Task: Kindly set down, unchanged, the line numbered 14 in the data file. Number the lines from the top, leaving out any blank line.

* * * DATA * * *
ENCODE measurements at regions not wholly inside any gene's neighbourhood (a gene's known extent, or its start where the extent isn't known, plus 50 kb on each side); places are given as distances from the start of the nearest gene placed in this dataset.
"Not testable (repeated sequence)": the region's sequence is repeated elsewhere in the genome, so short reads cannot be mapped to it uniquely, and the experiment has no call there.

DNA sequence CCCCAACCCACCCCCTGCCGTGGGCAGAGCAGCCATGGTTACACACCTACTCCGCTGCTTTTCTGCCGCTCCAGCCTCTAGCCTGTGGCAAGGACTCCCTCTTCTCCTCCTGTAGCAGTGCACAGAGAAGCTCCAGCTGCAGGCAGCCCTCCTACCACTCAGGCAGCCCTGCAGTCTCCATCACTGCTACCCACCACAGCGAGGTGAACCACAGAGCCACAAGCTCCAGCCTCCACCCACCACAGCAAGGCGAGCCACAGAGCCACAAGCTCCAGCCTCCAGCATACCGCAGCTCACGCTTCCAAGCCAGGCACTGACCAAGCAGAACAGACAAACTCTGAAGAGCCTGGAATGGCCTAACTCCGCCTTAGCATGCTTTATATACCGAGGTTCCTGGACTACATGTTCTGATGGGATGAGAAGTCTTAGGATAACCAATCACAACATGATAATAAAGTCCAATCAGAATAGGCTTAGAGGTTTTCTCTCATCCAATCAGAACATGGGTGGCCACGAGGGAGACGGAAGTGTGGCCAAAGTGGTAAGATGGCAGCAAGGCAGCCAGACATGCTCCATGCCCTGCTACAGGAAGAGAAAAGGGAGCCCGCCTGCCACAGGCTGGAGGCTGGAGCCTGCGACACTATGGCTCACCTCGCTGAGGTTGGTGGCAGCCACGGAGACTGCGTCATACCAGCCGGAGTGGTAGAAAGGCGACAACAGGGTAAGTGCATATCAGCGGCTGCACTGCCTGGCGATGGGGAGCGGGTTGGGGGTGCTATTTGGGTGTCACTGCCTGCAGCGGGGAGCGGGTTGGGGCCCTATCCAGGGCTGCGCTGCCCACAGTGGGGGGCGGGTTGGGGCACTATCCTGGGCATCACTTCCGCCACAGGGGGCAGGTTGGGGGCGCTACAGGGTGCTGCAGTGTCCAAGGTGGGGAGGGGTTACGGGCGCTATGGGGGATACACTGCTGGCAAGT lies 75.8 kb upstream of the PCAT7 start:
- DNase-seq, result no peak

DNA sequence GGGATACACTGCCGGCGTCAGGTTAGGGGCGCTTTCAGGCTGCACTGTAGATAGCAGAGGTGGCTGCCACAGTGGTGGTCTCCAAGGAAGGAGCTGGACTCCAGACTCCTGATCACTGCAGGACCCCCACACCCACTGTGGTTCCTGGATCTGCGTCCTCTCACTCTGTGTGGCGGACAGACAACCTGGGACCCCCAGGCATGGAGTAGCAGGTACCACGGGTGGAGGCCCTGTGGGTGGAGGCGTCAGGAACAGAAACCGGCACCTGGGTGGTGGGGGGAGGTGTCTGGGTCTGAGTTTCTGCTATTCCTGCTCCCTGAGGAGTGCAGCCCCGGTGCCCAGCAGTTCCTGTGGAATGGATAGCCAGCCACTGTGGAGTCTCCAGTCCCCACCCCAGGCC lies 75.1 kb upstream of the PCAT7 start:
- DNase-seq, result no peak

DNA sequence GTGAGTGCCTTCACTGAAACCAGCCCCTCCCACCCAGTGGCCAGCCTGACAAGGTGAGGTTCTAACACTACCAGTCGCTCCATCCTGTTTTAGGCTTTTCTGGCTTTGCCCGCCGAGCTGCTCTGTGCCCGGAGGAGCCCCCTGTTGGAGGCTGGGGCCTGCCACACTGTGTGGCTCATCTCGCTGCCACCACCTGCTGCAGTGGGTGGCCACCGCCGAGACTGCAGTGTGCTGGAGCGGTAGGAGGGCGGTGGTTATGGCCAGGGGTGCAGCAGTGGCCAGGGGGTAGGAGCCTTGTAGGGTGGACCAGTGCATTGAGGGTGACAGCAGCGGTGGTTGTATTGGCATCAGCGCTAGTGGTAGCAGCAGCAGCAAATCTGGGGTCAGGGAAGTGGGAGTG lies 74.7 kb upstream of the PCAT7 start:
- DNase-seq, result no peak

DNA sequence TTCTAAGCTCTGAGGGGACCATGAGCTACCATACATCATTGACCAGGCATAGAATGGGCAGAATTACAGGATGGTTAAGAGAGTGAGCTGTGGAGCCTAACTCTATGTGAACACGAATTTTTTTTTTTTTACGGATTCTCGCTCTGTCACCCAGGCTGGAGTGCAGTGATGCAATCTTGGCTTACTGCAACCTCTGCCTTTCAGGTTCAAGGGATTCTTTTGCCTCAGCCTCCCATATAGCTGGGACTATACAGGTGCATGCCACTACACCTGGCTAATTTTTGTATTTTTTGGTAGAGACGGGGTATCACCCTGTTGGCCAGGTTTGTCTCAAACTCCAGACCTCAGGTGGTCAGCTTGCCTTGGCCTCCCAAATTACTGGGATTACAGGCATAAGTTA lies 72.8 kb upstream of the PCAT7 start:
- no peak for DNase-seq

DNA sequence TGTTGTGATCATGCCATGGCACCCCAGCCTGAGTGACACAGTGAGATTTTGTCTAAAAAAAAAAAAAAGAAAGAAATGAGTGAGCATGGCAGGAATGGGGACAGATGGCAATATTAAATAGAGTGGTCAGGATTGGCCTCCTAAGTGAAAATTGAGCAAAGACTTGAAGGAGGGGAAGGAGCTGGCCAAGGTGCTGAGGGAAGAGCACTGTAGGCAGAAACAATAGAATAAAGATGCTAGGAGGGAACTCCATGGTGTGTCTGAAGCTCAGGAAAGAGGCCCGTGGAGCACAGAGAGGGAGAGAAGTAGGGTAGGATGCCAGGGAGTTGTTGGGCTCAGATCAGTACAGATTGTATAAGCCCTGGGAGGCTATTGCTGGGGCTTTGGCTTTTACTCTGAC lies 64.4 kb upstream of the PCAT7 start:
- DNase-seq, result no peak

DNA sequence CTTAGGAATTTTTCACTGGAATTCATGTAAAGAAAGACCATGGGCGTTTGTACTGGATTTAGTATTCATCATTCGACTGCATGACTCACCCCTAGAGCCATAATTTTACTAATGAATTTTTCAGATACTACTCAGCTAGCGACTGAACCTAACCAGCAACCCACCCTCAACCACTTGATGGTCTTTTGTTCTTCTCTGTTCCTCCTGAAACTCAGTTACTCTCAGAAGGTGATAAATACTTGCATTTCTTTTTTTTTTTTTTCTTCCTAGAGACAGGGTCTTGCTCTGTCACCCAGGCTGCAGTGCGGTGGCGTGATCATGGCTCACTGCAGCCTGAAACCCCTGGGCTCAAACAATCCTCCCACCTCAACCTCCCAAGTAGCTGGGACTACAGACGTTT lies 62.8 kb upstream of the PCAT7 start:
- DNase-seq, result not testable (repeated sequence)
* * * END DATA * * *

- DNase-seq, result not testable (repeated sequence)